Written by Stuti Shah and Shashank Atreya
In India, unmarried couples being denied housing, homeless persons being denied entry to shopping malls, and homosexual persons being denied employment on the basis of their sexual orientation, are left to fend for themselves in the absence of material legal remedies. Though Article 15 of the Constitution gives citizens the right to not be discriminated because of their religion, race, caste, sex, and place of birth, it often falls short in addressing the myriad shades of discrimination that have emerged since its adoption.
Congress MP Shashi Tharoor has now, with the assistance of legal expert Tarunab Khaitan and a few others, attempted to put together an Anti-Discrimination Bill for Kerala, to address the lacuna in the current legal regime on anti-discrimination.
The Constitutional Assembly debates show that the drafters of the Constitution attempted to provide a transformative framework through Article 15, that furthered social justice and individual liberty. However, the text of Article 15 has more often than not limited this objective.
Firstly, the text of Article 15(1) provides protection to persons against discrimination “only” on grounds of race, religion, caste, sex, and place of birth. The sanctuary of Article 15 is therefore exclusively extended to a miniscule set of immutable characteristics of individuals obtained at the time of their birth. This strikes at the very foundation of an individual’s personal autonomy, since fundamental choices acquired subsequent to birth do not receive similar protection under Article 15. The selective approach to restrict the ambit of Article 15 to discrimination based on a few grounds of immutable status attained at birth, is a failure to acknowledge the core purposes of the Constitution — pluralism and individual liberty.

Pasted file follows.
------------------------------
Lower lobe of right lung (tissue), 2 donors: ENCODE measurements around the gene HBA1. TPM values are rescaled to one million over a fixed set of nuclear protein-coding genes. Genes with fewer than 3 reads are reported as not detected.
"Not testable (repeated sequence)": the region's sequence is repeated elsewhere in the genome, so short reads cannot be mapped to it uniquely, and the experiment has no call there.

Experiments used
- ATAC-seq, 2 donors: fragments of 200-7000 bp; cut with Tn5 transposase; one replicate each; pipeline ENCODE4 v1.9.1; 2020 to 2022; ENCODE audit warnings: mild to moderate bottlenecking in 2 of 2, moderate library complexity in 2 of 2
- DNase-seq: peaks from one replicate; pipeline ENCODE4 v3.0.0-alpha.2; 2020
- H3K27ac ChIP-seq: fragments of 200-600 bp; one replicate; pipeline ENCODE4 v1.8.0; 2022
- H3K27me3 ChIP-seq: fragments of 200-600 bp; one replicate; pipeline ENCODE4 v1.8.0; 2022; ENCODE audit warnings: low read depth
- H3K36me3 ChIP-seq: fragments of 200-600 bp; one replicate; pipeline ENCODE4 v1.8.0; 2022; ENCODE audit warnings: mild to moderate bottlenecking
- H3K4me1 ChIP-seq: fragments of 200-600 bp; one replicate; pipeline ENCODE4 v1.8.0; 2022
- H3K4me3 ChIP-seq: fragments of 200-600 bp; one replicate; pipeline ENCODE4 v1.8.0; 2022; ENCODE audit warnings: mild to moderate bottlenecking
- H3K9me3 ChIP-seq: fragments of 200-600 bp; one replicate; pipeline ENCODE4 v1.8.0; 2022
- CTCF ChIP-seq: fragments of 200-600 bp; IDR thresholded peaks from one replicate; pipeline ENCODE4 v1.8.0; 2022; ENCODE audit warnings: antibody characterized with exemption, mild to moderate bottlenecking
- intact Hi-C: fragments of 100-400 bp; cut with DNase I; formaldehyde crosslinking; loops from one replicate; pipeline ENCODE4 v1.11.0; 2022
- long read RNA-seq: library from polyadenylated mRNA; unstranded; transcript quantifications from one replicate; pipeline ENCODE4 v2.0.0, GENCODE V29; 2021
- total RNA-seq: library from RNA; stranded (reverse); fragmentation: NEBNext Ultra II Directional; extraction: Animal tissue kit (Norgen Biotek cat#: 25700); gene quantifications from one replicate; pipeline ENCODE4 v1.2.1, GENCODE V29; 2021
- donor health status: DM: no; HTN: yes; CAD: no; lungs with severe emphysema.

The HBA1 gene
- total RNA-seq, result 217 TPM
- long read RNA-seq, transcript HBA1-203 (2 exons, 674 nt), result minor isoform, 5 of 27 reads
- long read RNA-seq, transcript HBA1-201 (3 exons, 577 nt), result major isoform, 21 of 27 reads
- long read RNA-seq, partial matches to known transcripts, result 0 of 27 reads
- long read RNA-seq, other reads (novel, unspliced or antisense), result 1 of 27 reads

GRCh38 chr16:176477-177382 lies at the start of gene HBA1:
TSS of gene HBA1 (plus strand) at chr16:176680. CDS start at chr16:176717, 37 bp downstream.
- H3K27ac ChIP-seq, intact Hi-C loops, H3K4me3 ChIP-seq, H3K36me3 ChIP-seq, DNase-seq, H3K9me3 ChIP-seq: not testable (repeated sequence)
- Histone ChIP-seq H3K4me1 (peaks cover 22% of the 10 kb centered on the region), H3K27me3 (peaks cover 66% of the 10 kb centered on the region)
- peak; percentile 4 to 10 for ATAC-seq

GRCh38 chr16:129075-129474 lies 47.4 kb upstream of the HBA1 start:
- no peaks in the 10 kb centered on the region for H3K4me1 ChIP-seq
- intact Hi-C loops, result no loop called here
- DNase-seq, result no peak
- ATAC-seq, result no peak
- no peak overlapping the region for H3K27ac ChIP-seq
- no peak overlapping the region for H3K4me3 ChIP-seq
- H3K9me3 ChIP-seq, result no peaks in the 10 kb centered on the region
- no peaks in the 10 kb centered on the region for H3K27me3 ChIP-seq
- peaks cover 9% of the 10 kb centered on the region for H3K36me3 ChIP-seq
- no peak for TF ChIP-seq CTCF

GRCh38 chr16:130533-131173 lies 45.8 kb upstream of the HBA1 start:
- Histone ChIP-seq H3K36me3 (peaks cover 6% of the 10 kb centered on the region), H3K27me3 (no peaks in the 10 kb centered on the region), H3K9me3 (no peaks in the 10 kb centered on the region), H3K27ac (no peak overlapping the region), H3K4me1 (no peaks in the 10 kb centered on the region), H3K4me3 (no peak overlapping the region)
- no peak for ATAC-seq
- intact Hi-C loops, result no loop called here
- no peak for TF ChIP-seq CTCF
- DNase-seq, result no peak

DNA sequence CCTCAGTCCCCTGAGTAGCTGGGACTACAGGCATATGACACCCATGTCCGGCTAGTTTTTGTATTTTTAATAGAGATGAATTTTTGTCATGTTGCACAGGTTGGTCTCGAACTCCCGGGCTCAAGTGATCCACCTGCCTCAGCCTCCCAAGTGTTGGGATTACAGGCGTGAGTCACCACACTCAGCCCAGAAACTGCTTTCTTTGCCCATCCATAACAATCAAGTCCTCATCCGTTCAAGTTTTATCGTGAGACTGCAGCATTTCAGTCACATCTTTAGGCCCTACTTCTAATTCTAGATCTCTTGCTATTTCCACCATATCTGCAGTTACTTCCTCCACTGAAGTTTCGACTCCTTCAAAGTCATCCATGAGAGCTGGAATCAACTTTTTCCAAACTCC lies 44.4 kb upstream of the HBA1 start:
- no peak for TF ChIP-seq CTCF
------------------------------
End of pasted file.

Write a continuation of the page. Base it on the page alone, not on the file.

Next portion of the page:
Furthermore, Article 15 disallows discrimination in the access and use of specific public places, such as shops, restaurants, and roads. Though B R Ambedkar clarified to the Constitutional Assembly that this brief list of public places must be given the broadest meaning possible, there was no such discussion on the restrictive nature of the grounds of discrimination mentioned in Article 15.